Oedipus grew up happy, believing that he was the son of Polybus. When he was full-grown he visited the Oracle at Delphi, which repeated the disastrous prophecy that had been made when he was born. Oedipus was horrified and left Corinth immediately, to get as far as possible away from the man he believed to be his father. He decided to travel to Thebes, but on the narrow road he met with King Lauis, who demanded that he be let past. The king insulted Oedipus and killed one of his horses, causing a fight, during which Lauis was killed, just as the oracle had predicted.
When Oedipus reached Thebes he found the city troubled by a monster named the Sphinx. She was half lion, half woman, and crouched on a rock which people needed to pass. Whenever someone went by she asked them questions, and if they could not answer correctly she would swallow them. When Oedipus arrived at Thebes no one had so far answered any of her riddles, but he needed to pass. The sphinx asked him a riddle:
What being walks on four legs in the morning, two at noon and three at sunset, and is weakest when it walks on four?
Oedipus answered that it was man, who crawled on four legs as a baby, walked on two as an adult, and used a stick during old age. The sphinx was so horrified that someone had answered her correctly that she threw herself off the rock to her death. Thebes was free of the sphinx, and Oedipus was declared a hero. The Thebans made him their king, and he married the queen - Jocasta, his own mother.
After many happy years of marriage, a message came from Corinth that Polybus was dead. Since Oedipus had not killed him, he believed that half the prophecy had failed to come true. He still worried about the other half, and confided in the messenger, who he had known when he lived in the palace at Corinth. The messenger revealed that he was adopted, meaning to comfort him. Oedipus, however, realised that he had married Jocasta and killed her husband, and that they, therefore, were his mother and father. He despaired, and put his eyes out with needles, while Jocasta killed herself upon being told the truth. Oedipus renounced the throne and was banished, wandering the earth with his daughter from the marriage, Anitgone, until he died at Colonis.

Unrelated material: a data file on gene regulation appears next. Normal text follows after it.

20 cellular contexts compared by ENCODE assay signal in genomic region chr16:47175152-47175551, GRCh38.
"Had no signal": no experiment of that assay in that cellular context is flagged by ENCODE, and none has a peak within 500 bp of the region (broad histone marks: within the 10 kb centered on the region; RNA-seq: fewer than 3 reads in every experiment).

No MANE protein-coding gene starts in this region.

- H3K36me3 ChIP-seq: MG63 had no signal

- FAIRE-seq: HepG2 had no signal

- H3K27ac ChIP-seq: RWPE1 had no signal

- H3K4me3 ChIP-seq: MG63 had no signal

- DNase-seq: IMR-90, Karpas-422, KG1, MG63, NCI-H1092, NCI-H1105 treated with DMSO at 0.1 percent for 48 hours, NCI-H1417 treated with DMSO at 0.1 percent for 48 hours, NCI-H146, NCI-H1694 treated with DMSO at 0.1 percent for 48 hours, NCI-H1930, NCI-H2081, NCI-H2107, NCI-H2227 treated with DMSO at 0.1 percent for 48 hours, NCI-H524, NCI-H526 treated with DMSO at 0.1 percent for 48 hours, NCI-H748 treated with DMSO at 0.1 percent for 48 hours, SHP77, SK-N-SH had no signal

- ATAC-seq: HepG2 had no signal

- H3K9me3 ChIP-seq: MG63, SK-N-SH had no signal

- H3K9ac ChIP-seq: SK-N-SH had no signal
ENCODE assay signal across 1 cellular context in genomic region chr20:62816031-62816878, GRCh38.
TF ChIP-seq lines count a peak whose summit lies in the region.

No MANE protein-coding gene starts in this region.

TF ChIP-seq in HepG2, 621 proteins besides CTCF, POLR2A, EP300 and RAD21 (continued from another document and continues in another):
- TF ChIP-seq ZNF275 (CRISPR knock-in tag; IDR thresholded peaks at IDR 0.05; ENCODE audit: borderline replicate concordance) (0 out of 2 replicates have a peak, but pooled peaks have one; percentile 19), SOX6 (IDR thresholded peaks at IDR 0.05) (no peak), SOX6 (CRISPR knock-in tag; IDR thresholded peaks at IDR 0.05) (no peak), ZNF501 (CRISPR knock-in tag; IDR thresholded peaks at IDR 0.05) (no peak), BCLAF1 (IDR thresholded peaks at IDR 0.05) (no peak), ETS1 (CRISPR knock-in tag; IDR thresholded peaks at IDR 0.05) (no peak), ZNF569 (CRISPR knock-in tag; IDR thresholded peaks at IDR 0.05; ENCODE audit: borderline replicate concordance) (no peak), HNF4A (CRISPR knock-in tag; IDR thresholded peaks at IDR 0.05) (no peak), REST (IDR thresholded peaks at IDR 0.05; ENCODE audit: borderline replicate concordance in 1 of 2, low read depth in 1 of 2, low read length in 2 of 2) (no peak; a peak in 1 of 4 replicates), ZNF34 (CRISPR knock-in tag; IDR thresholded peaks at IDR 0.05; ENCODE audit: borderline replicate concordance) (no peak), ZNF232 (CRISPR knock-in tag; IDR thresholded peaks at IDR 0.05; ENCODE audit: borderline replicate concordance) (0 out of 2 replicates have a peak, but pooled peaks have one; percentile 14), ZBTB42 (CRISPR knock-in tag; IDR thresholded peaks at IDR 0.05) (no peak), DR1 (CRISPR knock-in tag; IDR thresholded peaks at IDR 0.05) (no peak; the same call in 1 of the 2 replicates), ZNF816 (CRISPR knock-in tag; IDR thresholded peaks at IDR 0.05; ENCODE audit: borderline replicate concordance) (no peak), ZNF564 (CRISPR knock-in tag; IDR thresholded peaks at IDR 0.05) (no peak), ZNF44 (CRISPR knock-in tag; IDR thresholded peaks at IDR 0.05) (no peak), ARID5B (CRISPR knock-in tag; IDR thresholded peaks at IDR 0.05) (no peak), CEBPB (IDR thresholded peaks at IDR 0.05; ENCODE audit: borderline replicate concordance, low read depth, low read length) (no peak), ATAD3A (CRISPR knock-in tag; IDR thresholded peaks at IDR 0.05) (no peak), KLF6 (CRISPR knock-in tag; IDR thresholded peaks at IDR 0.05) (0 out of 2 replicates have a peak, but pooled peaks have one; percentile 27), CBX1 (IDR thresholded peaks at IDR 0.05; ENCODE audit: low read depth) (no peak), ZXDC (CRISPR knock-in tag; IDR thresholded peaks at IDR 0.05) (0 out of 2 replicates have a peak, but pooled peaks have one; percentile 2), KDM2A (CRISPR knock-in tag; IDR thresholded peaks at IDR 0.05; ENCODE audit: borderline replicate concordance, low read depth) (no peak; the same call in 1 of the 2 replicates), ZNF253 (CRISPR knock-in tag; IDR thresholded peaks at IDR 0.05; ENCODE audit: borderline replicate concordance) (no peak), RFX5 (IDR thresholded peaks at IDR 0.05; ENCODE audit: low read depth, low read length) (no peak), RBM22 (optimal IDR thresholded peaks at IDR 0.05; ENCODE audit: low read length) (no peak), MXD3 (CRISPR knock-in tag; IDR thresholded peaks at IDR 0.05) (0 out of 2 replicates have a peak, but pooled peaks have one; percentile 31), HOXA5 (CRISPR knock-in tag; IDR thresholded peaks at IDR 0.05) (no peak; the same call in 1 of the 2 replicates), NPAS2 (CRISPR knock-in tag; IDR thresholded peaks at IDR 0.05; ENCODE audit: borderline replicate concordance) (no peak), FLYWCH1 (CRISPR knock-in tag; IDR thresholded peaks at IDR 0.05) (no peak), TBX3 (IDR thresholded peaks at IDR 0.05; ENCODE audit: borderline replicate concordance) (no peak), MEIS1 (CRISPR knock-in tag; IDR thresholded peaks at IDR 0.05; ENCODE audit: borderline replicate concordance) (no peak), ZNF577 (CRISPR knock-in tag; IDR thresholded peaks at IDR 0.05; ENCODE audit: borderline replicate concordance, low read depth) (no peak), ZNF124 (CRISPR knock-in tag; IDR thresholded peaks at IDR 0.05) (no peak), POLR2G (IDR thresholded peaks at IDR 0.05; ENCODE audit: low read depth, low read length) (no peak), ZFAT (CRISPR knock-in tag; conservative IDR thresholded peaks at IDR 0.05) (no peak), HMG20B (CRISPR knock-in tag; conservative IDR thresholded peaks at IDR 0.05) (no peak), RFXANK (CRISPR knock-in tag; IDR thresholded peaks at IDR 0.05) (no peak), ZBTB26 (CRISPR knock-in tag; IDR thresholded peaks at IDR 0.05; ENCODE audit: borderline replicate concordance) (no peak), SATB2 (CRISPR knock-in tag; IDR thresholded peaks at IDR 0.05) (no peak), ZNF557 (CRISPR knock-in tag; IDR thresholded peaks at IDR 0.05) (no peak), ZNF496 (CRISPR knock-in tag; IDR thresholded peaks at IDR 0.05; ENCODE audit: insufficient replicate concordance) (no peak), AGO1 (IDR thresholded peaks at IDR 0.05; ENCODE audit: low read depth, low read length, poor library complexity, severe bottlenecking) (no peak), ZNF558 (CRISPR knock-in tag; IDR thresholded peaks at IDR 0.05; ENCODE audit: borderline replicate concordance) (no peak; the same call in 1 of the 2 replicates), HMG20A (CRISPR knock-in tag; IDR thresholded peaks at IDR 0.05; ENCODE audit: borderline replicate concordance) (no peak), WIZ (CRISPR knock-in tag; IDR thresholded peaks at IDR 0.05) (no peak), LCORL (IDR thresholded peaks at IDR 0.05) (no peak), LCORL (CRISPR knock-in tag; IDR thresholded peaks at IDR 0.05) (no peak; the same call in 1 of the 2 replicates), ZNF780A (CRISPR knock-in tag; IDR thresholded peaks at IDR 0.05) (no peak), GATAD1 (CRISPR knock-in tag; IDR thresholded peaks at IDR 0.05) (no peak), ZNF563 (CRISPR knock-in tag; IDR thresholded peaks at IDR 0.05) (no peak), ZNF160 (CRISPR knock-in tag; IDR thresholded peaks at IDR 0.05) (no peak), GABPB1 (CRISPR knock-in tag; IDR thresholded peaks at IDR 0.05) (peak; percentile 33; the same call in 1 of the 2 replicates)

Orpheus was the son of Apollo, or Oeagrus, king of Thrace, and the muse Calliope. He was given a lyre by Apollo and became a poet and musician rivalled by no other man. He could charm anything, from people to animals to trees, and his music often succeeded where strong men failed.
He was one of the men aboard the Argos, and although he was too weak to row, he inspired others with his music. He also became one of only two men to work out how to pass the Sirens successfully1 by overpowering their melodies with his own.
Orpheus was married to the beautiful nymph Eurydice, who was out walking one day when she met Aristaeus, shepherd to the muses. Aristaeus instantly fell in love with her, and gave chase. In her hurry to escape she trod on a poisonous snake, which killed her.
Orpheus despaired at her death and resolved to go to the underworld to ask for her return. He played to the dog Cerberus, who guarded the entrance, until he fell asleep and proceeded through the Underworld, still playing. Hades heard the music and was moved by it, and when Orpheus begged for the return of Eurydice he consented. However, he told Orpheus that he must not turn around to look at his wife until they were back in the sunshine.
Orpheus managed this for most of the distance, although it tormented him not to be able to turn, but he started to doubt whether she was really there. When they were in sight of the sunshine he could bear it no longer, and turned around. As he set eyes on her, she died again - and this time there could be no rescue.